Nebula Awards Showcase 2004 is an anthology of award-winning science fiction short works edited by Vonda N. McIntyre. It was first published in trade paperback by Roc/New American Library in March 2004.The book collects pieces that won or were nominated for the Nebula Awards for best novel, novella, novelette and short story for the year 2003, tributes to recently deceased author and SWFA founder Damon Knight, profiles of 2003 grand master winner Ursula K. Le Guin and 2003 Author Emeritus Katherine MacLean, with representative pieces by both, and various other nonfiction pieces related to the awards, together with an introduction by the editor. Not all nominees for the various awards are included, and the best novel is represented by an excerpt. Each story is prefaced with a short introduction by its author.Orbit (anthology series)
Orbit was an American long-running series of anthologies of new fiction edited by Damon Knight, often featuring work by such writers as Gene Wolfe, Joanna Russ, R. A. Lafferty, and Kate Wilhelm, who was married to Knight. The anthologies tended toward the avant-garde edge of science fiction, but by no means exclusively; occasionally the volumes would feature some nonfiction critical writing or humorous anecdotes by Knight. Inspired by Frederik Pohl's Star Science Fiction series, and in its turn an influence on Harlan Ellison's Dangerous Visions volumes and many others, it ran for over a decade and twenty-one volumes, not including a "Best-of" collection which covered the years 1966-1976.Peter Emshwiller
Peter "Stoney" Emshwiller (born Peter Robert Emshwiller, February 5, 1959) is an American novelist, artist, magazine editor, filmmaker, screenwriter, and actor. He is perhaps best known for his viral video Later That Same Life (a teaser for the full-length film of the same name, now in pre-production), which featured him at middle age talking to his actual teenaged self.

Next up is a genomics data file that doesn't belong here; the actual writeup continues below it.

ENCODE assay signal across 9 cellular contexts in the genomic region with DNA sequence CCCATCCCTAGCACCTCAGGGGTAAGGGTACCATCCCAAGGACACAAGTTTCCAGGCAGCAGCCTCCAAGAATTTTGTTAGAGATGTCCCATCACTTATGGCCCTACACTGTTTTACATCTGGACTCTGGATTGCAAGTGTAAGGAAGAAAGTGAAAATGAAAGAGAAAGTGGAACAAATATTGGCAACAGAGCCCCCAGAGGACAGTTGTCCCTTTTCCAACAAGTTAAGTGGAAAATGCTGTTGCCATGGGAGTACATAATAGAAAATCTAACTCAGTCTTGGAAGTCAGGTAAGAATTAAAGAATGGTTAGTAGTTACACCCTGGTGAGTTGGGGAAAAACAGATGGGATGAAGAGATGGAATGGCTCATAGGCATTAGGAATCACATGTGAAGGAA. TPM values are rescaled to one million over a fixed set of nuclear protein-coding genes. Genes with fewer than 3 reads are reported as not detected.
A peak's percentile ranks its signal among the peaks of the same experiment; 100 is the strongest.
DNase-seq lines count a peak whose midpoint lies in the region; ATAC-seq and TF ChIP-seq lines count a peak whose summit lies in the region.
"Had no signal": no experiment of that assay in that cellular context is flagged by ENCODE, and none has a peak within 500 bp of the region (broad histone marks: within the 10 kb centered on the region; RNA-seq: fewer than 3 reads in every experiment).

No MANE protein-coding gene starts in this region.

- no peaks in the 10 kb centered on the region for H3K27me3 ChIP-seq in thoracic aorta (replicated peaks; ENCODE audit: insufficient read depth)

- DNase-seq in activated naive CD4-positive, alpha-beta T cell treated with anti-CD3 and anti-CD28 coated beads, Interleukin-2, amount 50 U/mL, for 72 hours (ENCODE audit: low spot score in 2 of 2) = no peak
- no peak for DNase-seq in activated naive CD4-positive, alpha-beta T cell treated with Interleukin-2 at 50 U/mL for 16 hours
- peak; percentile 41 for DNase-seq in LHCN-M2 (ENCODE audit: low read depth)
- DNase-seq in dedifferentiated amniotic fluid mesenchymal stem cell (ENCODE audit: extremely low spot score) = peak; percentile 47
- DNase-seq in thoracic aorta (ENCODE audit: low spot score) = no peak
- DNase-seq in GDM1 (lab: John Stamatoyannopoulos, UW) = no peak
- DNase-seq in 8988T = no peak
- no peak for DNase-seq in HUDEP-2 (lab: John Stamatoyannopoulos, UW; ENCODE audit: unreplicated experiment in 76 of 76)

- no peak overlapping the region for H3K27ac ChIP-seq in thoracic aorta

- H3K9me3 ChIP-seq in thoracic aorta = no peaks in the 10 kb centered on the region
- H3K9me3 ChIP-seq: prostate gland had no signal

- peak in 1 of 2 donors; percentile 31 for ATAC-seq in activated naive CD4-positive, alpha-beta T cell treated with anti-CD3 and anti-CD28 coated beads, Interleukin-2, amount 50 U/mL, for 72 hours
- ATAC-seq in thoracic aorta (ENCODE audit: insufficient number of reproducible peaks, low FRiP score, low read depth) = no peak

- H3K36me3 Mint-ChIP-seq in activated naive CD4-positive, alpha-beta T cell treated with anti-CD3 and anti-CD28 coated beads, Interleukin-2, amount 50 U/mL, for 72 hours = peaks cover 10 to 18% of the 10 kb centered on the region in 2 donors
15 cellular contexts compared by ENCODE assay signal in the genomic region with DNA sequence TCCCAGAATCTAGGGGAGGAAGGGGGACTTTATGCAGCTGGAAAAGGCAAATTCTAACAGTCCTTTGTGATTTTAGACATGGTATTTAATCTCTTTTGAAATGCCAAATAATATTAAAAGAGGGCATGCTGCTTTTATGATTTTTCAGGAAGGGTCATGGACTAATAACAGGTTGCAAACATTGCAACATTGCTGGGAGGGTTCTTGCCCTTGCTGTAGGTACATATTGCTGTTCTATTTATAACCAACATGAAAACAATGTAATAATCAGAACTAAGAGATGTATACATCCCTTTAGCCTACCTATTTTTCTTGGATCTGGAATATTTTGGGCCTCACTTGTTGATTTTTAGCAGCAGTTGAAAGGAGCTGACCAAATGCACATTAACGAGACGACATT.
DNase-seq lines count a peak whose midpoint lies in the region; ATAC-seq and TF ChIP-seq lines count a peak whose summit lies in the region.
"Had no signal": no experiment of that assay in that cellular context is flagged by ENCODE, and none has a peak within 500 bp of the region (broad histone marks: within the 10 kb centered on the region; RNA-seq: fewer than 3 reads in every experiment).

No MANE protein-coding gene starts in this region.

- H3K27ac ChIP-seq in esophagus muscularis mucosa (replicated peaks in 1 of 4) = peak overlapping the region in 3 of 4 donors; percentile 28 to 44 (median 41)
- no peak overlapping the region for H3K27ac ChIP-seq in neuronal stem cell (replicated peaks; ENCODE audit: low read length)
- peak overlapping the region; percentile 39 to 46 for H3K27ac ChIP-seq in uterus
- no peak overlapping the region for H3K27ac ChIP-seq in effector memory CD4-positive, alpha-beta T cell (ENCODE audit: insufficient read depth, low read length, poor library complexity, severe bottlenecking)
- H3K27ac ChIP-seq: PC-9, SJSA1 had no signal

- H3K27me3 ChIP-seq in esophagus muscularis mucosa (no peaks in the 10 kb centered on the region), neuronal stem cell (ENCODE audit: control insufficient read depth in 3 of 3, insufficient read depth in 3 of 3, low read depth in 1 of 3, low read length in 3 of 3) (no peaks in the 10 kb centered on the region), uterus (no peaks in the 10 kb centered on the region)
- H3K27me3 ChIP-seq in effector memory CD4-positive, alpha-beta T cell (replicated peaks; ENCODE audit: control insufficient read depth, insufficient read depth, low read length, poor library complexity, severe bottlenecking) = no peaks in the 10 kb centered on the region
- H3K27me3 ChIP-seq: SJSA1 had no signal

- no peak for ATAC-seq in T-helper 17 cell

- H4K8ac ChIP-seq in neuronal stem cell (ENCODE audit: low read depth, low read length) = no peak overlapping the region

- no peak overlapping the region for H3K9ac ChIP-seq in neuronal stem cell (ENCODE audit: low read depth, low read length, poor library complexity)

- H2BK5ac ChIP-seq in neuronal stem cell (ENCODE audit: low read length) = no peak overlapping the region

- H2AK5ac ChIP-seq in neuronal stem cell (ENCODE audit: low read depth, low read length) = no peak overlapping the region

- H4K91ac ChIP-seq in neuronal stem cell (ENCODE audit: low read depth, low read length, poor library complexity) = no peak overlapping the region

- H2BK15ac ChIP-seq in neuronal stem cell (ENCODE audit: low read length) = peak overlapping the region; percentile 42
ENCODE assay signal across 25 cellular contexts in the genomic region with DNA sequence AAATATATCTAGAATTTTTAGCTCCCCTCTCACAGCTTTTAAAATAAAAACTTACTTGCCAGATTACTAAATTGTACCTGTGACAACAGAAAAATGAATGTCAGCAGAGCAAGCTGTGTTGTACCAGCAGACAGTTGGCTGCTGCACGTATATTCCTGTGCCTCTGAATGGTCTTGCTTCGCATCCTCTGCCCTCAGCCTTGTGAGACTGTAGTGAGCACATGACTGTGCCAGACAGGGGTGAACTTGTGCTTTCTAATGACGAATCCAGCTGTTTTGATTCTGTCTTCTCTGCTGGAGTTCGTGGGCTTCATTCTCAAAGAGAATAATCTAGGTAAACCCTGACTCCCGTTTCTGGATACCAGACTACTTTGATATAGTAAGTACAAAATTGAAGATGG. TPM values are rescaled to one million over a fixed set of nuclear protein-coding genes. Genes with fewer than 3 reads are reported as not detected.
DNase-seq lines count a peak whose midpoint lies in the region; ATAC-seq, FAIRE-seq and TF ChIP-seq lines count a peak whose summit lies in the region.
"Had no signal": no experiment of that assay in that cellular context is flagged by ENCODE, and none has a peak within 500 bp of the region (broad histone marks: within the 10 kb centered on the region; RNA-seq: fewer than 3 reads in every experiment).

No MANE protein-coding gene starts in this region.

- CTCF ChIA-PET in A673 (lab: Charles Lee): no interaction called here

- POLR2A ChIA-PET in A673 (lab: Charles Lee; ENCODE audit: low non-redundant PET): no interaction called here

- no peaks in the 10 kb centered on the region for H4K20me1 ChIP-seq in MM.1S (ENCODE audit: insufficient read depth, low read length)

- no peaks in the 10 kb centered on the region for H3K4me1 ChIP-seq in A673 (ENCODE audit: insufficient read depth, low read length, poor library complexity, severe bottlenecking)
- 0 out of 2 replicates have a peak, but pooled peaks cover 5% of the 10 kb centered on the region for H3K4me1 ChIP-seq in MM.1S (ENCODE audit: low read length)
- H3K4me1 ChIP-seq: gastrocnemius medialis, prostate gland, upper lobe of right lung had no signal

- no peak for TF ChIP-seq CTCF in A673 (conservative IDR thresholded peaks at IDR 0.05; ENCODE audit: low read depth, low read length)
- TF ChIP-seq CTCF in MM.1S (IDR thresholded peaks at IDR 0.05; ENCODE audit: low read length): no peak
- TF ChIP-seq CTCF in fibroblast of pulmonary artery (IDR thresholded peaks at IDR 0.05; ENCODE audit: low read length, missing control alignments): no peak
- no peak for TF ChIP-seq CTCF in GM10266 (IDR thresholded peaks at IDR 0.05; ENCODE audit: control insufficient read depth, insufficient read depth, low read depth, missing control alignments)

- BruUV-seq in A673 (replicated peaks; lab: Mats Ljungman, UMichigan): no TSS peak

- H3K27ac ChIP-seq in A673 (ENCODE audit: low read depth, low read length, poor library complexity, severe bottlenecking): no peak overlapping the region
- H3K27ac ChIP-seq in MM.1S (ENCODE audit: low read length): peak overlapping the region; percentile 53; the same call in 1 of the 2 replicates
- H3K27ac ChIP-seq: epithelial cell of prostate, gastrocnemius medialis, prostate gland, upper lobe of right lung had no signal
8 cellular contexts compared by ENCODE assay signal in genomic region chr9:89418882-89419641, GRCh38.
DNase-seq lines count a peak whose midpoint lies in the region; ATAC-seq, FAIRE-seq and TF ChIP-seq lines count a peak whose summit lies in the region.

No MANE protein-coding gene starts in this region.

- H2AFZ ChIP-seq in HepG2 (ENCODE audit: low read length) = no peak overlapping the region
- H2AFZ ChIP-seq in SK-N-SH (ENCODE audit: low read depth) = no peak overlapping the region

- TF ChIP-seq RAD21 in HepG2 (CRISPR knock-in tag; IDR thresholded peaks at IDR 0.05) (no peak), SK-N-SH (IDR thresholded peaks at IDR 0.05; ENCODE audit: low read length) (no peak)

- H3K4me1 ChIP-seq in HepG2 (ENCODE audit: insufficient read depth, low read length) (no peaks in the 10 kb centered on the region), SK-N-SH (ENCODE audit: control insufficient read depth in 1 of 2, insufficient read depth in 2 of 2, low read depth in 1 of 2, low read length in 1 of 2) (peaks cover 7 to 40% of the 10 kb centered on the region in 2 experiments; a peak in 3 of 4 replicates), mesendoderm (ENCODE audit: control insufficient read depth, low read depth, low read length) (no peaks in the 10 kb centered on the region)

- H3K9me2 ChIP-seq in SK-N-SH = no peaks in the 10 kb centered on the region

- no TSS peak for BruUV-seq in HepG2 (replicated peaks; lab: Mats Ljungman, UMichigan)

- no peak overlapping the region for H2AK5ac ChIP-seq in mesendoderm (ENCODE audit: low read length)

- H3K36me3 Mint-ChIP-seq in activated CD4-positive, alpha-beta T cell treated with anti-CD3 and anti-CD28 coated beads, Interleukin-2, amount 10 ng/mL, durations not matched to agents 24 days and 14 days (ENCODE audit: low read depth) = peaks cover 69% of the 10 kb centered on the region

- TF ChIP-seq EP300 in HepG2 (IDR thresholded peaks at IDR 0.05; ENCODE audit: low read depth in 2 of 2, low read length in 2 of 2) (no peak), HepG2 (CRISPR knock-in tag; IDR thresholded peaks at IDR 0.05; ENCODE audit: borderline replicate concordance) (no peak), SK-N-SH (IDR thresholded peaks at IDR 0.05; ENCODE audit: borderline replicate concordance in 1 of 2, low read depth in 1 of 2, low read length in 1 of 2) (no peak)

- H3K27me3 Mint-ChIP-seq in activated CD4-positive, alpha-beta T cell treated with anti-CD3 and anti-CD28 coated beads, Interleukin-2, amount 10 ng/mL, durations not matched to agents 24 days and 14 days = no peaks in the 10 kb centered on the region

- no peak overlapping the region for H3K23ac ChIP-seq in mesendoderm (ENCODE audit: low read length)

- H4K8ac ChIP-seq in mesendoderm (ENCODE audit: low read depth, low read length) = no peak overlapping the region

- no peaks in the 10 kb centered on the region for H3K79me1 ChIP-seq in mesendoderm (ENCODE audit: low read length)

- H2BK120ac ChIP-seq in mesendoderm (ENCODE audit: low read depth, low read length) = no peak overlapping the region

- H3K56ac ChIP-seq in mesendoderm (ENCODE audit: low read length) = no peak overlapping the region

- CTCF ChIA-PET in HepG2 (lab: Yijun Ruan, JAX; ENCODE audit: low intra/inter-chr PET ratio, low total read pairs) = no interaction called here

He was born in Levittown, New York. His father, Ed Emshwiller, was a noted visual artist, and his mother Carol Emshwiller, an award-winning author.
Emshwiller graduated from MacArthur High School in 1977, attended Sarah Lawrence College (class of 1982), and married Margaret Mayo McGlynn in 1991. His work has appeared under his own name as well as P.R. Emshwiller, Stoney Emshwiller, Peter McGlynn, Stoney McGuinn, McGuinn Stoney, and Peter Roberts.Philip K. Dick Award
The Philip K. Dick Award is a science fiction award given annually at Norwescon and sponsored by the Philadelphia Science Fiction Society and (since 2005) the Philip K. Dick Trust. Named after science fiction and fantasy writer Philip K. Dick, it has been awarded since 1983, the year after his death. It is awarded to the best original paperback published each year in the US.The award was founded by Thomas Disch with assistance from David G. Hartwell, Paul S. Williams, and Charles N. Brown. As of 2016, it is administered by Gordon Van Gelder. Past administrators include Algis Budrys, David G. Hartwell, and David Alexander Smith.Sex and/or Mr. Morrison